The State of 3D Printing, 2017, a report from Sculpteo, sheds light on the current size and activity of the industry. The report found that 90 percent of companies using 3D printing think of the technology as a competitive advantage in their strategy, Forbes relayed. Budgets for 3D printing increased from $6,132 in 2016 to $9,504 in 2017. Other notable stats included that 55 percent of companies predict they will spend more on 3D printing in 2017, and 47 percent of companies have seen an increased return on investment on their 3D printing technologies in 2017 compared to 2016.

"There is high demand for 3D printing professionals."

The 3D printing industry as a whole is anticipated to be worth $32.8 billion by 2023 and demonstrate a compound annual growth rate of 25.8 percent, Business News Daily reported, citing data from a report by Markets and Markets.  

Demand for professionals 
As a result of the increased usability and adoption of 3D printing, there is a high demand for professionals with abilities and experience in this area. And with 3D printing being used in many industries and settings, including schools, hospitals, consumer products manufacturers, IT and aerospace, there are a wealth of career opportunities available. 

According to Business News Daily, some areas that will see job growth in the next few years include 3D designers, engineers and computer-aided design experts, also known as CAD modelers. There will also be job expansion in architecture and scientific modeling roles, research and development positions, aerospace, consultants and operations support positions, such as those in finance, sales and administration. 

Graduate opportunities 
In response to the growing application of 3D printing and its expanding career opportunities, many universities are introducing 3D printing and related graduate programs. These programs equip students with the skills, competencies and technical abilities necessary to apply their knowledge in professional settings or to conduct academic and scientific research that furthers innovation in the field. 

For example, Penn State University began offering master's degree programs in additive manufacturing and design last year. Through the program, students learn about the "analytical and practical skills required to digitally design, develop, analyze, numerically model, optimize, fabricate and inspect new components and subassemblies using additive-manufacturing technologies."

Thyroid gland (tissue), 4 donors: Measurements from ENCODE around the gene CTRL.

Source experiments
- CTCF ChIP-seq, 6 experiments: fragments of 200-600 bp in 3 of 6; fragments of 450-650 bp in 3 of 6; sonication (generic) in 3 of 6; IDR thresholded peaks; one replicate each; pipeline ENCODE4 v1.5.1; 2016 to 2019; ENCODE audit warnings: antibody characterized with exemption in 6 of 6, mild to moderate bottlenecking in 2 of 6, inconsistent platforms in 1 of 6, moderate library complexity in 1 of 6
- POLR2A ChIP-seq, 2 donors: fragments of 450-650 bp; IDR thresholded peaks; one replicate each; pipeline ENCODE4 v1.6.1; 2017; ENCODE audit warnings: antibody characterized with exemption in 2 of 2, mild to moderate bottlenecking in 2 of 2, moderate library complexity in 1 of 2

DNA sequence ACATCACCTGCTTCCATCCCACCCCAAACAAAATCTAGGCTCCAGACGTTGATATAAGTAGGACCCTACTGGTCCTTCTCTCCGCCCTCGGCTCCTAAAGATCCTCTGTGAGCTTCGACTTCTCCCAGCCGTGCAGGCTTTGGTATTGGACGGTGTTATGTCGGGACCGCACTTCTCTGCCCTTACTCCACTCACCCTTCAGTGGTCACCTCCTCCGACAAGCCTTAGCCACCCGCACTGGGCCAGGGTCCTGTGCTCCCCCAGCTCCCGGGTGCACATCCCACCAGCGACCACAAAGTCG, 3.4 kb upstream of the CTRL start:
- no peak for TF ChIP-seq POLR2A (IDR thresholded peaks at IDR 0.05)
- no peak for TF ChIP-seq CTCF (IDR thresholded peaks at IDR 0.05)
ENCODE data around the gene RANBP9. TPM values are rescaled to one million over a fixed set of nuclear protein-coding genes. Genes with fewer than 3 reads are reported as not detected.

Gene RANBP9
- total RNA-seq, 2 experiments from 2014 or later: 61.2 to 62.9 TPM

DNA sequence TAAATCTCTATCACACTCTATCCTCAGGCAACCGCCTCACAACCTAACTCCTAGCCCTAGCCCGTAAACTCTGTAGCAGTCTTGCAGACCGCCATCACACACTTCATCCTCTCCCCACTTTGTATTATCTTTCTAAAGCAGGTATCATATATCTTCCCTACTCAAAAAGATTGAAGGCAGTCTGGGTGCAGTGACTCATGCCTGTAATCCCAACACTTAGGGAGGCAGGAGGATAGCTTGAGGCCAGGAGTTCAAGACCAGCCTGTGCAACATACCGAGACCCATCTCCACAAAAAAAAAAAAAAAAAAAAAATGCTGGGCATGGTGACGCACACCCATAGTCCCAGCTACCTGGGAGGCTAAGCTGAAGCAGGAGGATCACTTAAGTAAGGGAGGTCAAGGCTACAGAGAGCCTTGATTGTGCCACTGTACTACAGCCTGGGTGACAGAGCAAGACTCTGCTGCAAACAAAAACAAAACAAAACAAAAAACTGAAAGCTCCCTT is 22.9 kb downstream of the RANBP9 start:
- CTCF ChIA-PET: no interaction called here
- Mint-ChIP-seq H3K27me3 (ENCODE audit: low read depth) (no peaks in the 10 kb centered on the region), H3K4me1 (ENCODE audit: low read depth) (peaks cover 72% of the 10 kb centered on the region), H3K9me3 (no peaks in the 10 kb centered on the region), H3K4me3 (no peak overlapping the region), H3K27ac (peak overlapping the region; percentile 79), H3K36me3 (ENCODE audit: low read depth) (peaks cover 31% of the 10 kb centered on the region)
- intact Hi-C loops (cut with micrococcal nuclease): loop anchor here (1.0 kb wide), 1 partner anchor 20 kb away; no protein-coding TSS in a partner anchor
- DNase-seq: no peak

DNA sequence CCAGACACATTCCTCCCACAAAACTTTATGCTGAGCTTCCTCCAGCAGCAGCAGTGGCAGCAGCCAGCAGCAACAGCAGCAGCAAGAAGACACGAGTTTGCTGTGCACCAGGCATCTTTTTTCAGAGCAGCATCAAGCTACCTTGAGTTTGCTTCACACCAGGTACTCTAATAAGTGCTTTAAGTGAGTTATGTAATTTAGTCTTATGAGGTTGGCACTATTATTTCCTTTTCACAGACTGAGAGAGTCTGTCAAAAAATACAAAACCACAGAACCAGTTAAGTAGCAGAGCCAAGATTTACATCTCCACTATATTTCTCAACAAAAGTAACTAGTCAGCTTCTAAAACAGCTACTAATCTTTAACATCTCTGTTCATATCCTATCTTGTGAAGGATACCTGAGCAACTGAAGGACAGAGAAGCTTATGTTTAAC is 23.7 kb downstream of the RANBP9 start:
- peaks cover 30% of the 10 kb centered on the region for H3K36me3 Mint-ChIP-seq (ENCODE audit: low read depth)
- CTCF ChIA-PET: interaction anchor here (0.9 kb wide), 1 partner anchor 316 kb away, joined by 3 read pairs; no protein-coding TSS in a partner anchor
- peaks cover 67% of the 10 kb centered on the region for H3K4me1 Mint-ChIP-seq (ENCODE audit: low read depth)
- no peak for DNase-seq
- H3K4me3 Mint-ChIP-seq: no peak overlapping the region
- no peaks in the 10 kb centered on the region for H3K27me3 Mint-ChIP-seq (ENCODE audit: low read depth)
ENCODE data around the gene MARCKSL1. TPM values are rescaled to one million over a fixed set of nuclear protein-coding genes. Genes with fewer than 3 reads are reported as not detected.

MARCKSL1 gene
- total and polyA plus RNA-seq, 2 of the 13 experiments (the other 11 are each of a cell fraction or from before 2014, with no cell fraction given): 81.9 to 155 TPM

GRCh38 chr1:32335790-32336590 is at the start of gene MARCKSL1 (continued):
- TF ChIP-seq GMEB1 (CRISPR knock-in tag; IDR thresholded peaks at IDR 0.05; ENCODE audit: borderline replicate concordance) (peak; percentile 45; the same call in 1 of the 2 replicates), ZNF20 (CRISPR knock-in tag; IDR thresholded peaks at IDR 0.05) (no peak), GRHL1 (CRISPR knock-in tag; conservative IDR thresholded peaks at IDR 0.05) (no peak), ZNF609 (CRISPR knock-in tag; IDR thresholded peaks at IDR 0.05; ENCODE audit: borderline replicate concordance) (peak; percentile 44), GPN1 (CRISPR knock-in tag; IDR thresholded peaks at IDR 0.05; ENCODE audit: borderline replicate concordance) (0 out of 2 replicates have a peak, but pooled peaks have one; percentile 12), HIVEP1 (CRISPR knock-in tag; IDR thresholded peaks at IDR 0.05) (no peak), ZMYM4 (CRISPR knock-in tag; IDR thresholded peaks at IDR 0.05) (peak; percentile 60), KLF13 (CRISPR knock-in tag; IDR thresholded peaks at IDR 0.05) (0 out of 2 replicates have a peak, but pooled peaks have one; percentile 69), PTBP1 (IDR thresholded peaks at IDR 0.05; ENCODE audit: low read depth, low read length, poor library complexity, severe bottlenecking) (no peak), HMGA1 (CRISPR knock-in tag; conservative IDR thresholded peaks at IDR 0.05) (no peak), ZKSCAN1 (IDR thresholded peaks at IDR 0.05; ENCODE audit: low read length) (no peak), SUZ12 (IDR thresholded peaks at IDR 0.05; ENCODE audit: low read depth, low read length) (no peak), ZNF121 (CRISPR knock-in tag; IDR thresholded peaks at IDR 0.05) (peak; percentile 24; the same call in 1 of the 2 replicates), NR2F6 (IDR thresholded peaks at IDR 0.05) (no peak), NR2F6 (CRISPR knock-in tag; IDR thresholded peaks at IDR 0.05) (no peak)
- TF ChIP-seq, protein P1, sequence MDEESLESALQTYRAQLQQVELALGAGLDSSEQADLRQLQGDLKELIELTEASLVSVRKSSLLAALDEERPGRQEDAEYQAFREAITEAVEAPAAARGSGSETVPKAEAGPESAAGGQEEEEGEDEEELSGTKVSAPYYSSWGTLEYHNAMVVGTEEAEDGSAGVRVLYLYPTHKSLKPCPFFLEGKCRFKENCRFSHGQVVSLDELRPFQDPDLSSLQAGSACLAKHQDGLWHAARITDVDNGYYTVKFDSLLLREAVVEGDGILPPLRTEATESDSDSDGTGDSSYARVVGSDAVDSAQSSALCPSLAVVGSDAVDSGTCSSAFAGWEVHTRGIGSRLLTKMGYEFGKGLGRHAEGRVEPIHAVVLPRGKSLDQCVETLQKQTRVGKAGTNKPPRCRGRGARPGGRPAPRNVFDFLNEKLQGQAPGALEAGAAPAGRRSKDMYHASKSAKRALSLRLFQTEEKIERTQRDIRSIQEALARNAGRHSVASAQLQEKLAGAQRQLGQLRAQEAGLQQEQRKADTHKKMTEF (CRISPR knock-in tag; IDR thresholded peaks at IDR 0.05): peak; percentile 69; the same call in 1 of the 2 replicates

Northeastern University operates a Nanotechnology through Innovation in Materials Engineering - ANIMatE - initiative that combines nanomanufacturing and materials design science with 3D printing and mechatronics. 

The University of Maryland also offers graduate programs in additive manufacturing, with programs including courses such as Manufacturing with Polymers, Engineering Design Methods and Applied Machine Learning for Engineering and Design. 

This is just a sample of the growing number of graduate programs in 3D printing available to students. Many of these programs are also offered online, which provides advanced flexibility and convenience for students. 

Having a career in 3D printing 
If you're interested in having a career in this exciting field, focus on improving your skills with computer-aided design as well as your knowledge of the mechanical operation of 3D printers and their engineering and manufacturing applications. As IT-Ology noted, there are few professional certifications and accreditations currently available for those interested in 3D printing, and as such graduate programs are the best way to strengthen your skills and begin building your career in the field. 

Embrace the opportunity to cultivate a career in a new and quickly-changing field that is transforming science, business and manufacturing. Explore degree programs related to 3D printing today. - helping you find colleges and universities that offer the accredited graduate programs that most interest you.

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Queens College offers more than 100 master's degrees and advanced certificates in the liberal arts, sciences, social sciences, and teacher education.